Zebra’s board of directors has recently authorized an additional 3 million shares for repurchase. Let me elaborate a bit more on our future direction. Looking ahead, we will continue to invest in building on our core competencies through product developments and channel management with initiatives that deliver the highest risk-adjusted returns.

On the product front, the cadence of new product development has increased and this year we are on target to introduce at least a dozen innovative printer products and other identification solutions that enable our customers to make smarter decisions through greater visibility into their operations and supply chains.

We are utilizing our financial strength to develop products and features that deliver greater value to our customers and strongly position Zebra to pursue more decent opportunities. Few companies can match Zebra’s pace of innovation, which includes (audio dip) printers that have lead to applications for debit and credit card printing, in addition the development of printer drivers for smartphones and tablets makes it easier for customers to use Zebra printers as they migrate to these technology platforms.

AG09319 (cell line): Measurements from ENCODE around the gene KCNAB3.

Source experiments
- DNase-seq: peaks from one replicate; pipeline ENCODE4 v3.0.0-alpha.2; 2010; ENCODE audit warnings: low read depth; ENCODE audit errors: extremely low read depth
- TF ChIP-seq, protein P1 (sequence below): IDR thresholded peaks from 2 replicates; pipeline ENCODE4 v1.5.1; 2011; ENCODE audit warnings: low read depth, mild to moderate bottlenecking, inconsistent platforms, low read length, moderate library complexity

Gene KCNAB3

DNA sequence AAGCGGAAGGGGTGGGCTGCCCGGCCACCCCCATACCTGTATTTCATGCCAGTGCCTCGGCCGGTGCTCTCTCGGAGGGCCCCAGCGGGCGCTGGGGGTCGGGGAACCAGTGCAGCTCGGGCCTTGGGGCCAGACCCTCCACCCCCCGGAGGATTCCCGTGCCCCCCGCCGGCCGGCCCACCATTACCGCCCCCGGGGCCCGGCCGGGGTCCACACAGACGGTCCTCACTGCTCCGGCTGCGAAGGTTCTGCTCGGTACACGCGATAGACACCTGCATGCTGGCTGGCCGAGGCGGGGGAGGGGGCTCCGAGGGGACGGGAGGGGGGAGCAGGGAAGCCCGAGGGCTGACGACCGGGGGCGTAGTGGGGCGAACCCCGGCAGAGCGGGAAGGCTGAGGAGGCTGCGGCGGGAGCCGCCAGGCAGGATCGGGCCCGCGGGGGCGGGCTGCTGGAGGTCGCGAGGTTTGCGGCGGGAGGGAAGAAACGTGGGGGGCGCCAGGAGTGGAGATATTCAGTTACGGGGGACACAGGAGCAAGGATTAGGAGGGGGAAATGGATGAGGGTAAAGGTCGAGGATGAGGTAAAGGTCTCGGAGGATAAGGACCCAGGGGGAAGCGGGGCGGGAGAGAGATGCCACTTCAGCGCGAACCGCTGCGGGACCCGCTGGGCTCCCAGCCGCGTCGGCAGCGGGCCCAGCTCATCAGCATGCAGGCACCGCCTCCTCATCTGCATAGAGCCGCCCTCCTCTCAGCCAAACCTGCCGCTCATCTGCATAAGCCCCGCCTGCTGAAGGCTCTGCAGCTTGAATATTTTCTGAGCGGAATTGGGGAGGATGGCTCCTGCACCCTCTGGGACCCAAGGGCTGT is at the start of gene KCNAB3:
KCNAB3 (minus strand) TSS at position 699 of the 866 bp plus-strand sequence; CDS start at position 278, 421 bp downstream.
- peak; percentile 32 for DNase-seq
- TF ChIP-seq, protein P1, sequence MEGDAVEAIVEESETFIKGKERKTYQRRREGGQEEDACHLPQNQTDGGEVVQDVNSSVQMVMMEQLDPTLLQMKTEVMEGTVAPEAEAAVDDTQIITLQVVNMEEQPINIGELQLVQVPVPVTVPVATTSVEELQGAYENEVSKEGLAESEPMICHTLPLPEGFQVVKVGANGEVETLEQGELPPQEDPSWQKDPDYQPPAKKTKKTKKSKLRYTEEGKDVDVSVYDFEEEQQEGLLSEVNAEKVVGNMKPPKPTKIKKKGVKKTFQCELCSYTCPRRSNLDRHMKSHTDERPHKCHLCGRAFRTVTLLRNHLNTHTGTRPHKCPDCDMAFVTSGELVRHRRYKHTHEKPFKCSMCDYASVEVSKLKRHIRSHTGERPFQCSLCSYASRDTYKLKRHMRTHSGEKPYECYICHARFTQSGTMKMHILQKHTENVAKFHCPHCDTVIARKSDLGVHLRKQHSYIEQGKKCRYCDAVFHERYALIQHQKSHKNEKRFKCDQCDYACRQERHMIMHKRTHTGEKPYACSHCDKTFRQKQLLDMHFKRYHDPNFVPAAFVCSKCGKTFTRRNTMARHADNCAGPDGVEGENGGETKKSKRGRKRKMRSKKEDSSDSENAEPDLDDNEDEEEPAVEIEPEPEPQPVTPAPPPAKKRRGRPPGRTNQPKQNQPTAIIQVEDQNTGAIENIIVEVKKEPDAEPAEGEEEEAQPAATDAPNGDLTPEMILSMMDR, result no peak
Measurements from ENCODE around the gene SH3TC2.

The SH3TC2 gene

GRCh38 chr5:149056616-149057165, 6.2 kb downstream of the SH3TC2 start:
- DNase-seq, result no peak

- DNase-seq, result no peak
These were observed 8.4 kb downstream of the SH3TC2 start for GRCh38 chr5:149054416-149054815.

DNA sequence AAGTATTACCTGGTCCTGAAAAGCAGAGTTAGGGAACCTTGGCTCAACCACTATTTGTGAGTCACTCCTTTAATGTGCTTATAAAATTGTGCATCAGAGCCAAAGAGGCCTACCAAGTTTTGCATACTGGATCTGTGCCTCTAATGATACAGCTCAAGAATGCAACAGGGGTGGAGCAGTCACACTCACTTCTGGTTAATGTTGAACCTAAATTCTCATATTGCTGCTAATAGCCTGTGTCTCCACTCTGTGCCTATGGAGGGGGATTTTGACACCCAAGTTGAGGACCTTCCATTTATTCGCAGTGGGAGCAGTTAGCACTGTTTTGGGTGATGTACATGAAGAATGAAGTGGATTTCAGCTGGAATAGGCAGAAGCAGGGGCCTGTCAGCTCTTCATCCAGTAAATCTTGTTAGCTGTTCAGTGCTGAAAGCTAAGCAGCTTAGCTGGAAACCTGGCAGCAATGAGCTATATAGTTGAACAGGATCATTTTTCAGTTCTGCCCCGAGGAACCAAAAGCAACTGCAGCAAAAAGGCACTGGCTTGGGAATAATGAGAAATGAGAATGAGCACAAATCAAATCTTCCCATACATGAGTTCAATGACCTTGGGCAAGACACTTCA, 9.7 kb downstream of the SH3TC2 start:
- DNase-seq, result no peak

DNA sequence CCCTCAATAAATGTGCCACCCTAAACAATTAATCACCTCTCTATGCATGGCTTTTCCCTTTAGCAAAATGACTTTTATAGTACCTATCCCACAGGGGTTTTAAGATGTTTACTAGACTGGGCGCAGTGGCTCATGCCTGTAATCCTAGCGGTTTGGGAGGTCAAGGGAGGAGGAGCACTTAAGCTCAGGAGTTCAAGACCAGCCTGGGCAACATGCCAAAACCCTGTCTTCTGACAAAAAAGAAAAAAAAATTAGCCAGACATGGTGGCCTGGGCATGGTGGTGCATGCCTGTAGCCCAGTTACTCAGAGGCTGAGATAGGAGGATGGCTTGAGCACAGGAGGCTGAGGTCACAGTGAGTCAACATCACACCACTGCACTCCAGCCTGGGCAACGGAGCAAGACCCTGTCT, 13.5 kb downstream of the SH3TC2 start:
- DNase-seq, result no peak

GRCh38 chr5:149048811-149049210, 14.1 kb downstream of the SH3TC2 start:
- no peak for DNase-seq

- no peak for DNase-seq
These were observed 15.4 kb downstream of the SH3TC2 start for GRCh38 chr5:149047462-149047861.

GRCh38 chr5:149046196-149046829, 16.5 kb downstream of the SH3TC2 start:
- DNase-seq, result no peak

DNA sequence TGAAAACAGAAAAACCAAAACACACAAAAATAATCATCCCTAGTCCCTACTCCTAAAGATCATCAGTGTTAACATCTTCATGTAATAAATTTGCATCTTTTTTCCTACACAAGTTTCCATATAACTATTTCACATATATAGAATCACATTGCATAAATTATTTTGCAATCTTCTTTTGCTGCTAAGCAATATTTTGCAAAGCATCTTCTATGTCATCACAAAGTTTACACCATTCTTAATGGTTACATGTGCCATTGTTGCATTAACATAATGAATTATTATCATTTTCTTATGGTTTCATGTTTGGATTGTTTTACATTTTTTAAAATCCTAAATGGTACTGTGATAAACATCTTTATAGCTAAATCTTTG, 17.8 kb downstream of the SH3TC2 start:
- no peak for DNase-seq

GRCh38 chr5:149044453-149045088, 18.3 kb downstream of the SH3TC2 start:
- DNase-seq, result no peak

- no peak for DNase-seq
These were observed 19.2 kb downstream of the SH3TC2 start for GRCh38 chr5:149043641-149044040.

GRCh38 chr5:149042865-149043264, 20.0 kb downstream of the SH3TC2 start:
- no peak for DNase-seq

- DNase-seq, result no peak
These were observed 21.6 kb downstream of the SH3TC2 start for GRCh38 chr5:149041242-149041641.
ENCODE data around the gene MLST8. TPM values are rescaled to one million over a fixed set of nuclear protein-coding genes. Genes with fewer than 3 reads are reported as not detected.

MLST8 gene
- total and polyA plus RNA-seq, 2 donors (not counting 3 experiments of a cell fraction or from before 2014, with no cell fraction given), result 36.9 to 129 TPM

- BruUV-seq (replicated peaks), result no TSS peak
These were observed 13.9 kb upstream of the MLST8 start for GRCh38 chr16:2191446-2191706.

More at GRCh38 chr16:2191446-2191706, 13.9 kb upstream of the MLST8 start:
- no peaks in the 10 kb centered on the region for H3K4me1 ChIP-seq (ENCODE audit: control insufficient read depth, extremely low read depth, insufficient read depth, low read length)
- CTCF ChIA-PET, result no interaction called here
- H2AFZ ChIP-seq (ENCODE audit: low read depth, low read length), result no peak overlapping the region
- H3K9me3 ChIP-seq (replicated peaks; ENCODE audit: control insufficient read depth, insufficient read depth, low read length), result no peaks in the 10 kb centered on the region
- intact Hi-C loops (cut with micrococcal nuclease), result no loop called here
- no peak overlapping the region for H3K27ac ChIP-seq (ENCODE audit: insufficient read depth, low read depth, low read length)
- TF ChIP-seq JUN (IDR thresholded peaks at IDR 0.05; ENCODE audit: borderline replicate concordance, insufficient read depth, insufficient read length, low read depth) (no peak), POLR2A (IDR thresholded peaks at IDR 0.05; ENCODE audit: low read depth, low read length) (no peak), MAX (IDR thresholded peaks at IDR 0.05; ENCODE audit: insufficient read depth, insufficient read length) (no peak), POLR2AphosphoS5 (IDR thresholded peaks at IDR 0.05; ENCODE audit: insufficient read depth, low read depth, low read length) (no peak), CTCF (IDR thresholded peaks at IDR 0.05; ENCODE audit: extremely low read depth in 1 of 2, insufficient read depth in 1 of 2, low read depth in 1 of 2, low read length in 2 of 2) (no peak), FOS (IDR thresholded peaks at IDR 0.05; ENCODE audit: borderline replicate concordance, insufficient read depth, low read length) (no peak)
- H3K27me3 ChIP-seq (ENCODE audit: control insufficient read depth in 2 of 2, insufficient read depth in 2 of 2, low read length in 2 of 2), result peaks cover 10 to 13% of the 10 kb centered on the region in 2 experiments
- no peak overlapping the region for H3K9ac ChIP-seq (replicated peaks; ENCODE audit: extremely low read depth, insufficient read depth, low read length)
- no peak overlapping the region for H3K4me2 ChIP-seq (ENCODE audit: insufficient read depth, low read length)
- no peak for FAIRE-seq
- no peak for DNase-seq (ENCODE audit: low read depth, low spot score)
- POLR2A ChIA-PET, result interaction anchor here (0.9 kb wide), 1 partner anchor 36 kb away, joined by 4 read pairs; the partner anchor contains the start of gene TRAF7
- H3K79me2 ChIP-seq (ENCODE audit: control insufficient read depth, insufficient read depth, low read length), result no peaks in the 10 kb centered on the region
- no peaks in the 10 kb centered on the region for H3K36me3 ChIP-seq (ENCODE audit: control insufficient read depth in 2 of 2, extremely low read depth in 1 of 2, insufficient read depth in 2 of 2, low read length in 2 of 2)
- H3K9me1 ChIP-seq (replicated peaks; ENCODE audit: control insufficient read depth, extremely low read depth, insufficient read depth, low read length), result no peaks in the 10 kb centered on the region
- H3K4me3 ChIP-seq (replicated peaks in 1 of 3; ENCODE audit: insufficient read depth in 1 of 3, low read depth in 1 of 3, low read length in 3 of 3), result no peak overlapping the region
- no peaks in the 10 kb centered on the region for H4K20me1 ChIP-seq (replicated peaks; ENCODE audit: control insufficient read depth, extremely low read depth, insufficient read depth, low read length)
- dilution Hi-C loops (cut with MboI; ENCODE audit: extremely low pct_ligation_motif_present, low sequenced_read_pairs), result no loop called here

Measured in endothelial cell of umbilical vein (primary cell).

The flexible user interface built into our QLn mobile printer, enables easy user customization and is an effective bridge into new retail applications, where customization had previously been a barrier. And our line of low priced printer products introduced earlier this year for emerged markets give Zebra a high growth platform in value-based printing applications.

Most recently we announced an important product development in our line of location solutions. Last week, we introduced the WhereLAN III Location Sensor for use in real-time locations systems, which give customers more precise accuracy down to one meter as well as a lower total cost of ownership. These benefits are applicable to wide range of industries, such as automotive, shipping, and distribution.

Geographic expansion and channel development also remain keystones to our continued growth and we will focus on extending Zebra’s geographic reach in underserved regions. In addition, further developments of relationships with system integrators and independent software vendors, which are complementary to our traditional VAR channel, better position Zebra to serve larger organizations with more complex global supply chain needs.

Zebra is increasingly viewed as a strategic business partner as the value of our unmatched portfolio of products and solutions is helping our customers gain visibility into their operations by giving their assets a digital voice. Zebra has identified many important opportunities to further invest to extend leadership and deliver profitable growth. We will continue to deploy our resources, where they can earn the highest risk-adjusted returns.

In addition to maintaining investments, supporting organic growth, we will carefully consider appropriate acquisition opportunities as they arise. First and foremost, we will continue to invest in our business as appropriate and we will continue to remain agile and responsive.